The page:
Structuring Roles in the Hiring Process
An important aspect of any effective hiring process is the Role Structure, which refers to the people involved in the search and the roles that they play. Developing an appropriate structure for each search will ensure that the hire is made in accordance with the needs, values, and capacities of your organization.
In developing the structure, make sure that each of the following tasks is designated. Specifically, decide who will:
• Manage the overall process and design the tools and systems that will guide it
• Write the job description and posting
• Post the job and ensure that it is distributed widely to your organization’s networks
• Provide administrative support such as tracking applications and scheduling candidate interviews
• Conduct the resume and phone screens and determine which candidates will advance
• Communicate with candidates promptly at each stage of the process, including notification of regrets
• Be involved in interviews and making final decisions
• Complete reference checks
• Make and negotiate the final offer
• On-board, orient, and manage the new hire
Generally, the people involved in these various stages include internal hiring managers, administrative support staff, and HR representatives, as well as possibly board members, funders and other external stakeholders. Determining who to involve in what ways depends on several criteria.
Seniority of the Position:
Generally, the higher the level of the role, the more senior people will need to be involved in the search. For a CEO or Executive Director search, for example, it may be appropriate to utilize a search committee involving board members and other external stakeholders. For an entry-level position, it is possible (though perhaps not advisable) to have only the position’s direct supervisor manage the search.Style and Values of the Organization:
Is your organization highly collaborative or are most decisions made by just a few people? Does your organization value input from various team members or is it more autonomous? If your organization values collaboration, then input from staff in any hiring process is probably important to consider, regardless of the level of position. Make sure not to diminish or frustrate any team members who were not asked to participate in the process.Structure of the Organization:
Does your organization have a human resources department? If so, what is its role in any hiring process? It may range from leading the entire process to only being involved in a sign-off for the final candidate. Similarly, does your organization have support staff? Many of the stages in the hiring process can be handled by strong administrative staff.Availability:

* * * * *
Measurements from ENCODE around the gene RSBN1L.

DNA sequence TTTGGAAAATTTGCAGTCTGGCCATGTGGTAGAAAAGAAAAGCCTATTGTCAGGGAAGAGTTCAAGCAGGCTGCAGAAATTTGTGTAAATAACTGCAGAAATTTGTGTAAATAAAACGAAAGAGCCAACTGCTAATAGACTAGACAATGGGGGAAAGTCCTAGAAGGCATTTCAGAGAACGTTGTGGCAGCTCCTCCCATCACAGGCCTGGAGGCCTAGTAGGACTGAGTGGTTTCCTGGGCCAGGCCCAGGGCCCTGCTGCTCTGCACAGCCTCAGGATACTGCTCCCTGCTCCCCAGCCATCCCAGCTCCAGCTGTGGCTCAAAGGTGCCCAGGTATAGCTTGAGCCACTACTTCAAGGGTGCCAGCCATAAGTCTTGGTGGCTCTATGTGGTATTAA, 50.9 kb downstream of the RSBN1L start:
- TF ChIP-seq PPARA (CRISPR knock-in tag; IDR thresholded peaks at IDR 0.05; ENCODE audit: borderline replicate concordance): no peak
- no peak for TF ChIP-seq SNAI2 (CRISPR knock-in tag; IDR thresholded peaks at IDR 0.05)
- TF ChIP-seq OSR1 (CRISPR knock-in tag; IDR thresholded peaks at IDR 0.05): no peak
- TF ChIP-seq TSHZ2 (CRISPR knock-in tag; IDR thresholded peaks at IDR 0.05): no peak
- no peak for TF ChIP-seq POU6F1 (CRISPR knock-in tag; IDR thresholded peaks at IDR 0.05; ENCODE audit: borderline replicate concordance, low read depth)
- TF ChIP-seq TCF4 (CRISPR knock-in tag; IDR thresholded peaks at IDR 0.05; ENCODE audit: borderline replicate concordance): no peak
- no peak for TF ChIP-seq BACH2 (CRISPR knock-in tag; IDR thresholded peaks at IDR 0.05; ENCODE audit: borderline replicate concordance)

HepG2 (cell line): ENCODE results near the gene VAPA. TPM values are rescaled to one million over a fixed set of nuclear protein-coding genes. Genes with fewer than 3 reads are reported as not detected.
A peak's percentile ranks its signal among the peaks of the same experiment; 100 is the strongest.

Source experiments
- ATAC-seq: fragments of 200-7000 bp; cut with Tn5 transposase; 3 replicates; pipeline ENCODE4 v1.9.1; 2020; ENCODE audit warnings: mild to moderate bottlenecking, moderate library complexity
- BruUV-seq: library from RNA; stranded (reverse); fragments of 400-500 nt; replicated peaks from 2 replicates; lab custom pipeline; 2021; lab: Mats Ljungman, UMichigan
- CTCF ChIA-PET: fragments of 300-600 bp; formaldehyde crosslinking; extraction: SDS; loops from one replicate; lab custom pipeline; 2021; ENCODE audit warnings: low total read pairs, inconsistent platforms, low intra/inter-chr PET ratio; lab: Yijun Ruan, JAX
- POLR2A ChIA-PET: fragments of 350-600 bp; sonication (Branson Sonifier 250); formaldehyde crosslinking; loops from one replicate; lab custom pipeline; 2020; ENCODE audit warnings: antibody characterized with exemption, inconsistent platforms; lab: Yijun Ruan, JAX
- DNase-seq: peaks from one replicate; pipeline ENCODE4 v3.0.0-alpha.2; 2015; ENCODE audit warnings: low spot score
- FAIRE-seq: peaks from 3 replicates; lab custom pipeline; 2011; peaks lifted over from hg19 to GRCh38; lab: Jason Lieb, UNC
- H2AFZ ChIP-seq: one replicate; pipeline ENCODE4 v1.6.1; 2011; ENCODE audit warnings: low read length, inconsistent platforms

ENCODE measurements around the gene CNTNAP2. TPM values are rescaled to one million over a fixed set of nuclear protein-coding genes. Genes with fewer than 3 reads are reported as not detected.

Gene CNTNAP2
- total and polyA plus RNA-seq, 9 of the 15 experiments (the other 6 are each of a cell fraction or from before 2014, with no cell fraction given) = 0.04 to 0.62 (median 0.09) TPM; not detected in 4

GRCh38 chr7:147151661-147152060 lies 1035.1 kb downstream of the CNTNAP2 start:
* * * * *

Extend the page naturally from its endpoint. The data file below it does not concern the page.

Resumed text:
Finally, consider the availability of each of the people you are thinking about involving. Of course, in most nonprofits, everyone is already doing much more than their job description, but if you know that there is no way that one director will be able to dedicate the time to interviewing candidates for a particular position in the coming months, then there is no sense in including that person in the search structure. You want to make sure that the search will be able to progress quickly at each stage, with no roadblocks or bottlenecks. Here again, when an organization has administrative support staff available to support the search, senior leaders will be more highly leveraged in the process.
So, what are some options available to you? The following are several commonly used search structures:
Single Hiring Manager
In some cases, a single hiring manager will be responsible for almost all of the responsibilities in the search including recruiting, screening, interviewing, and decision-making. This model is particularly common in smaller or more resource-constrained organizations.
Typically, this individual is the person who will ultimately supervise the future hire, and as such, they have several valuable strengths in the process. Namely, they will be able to: understand the position in detail, sell the role as well as the experience of working with them as a manger, personally select the person with whom they will be able to best work, and form bonds with finalists even before the first day of work begins.
To manage a search effectively, however, a single hiring manager may need to carve out 1-2 hours every day over the course of 2-3 months for search-related tasks. It should be considered whether or not this is a realistic time commitment before beginning the effort. Whatever early adjustments need to be made, hiring is too important to entrust to someone who may not have the time, experience or commitment to ensure that the process is efficient in terms of time-to-hire, effective in selecting the right person, being respectful to all applicants and consistent in maintaining the organization’s brand. Sadly, these risks are often only appreciated in hindsight.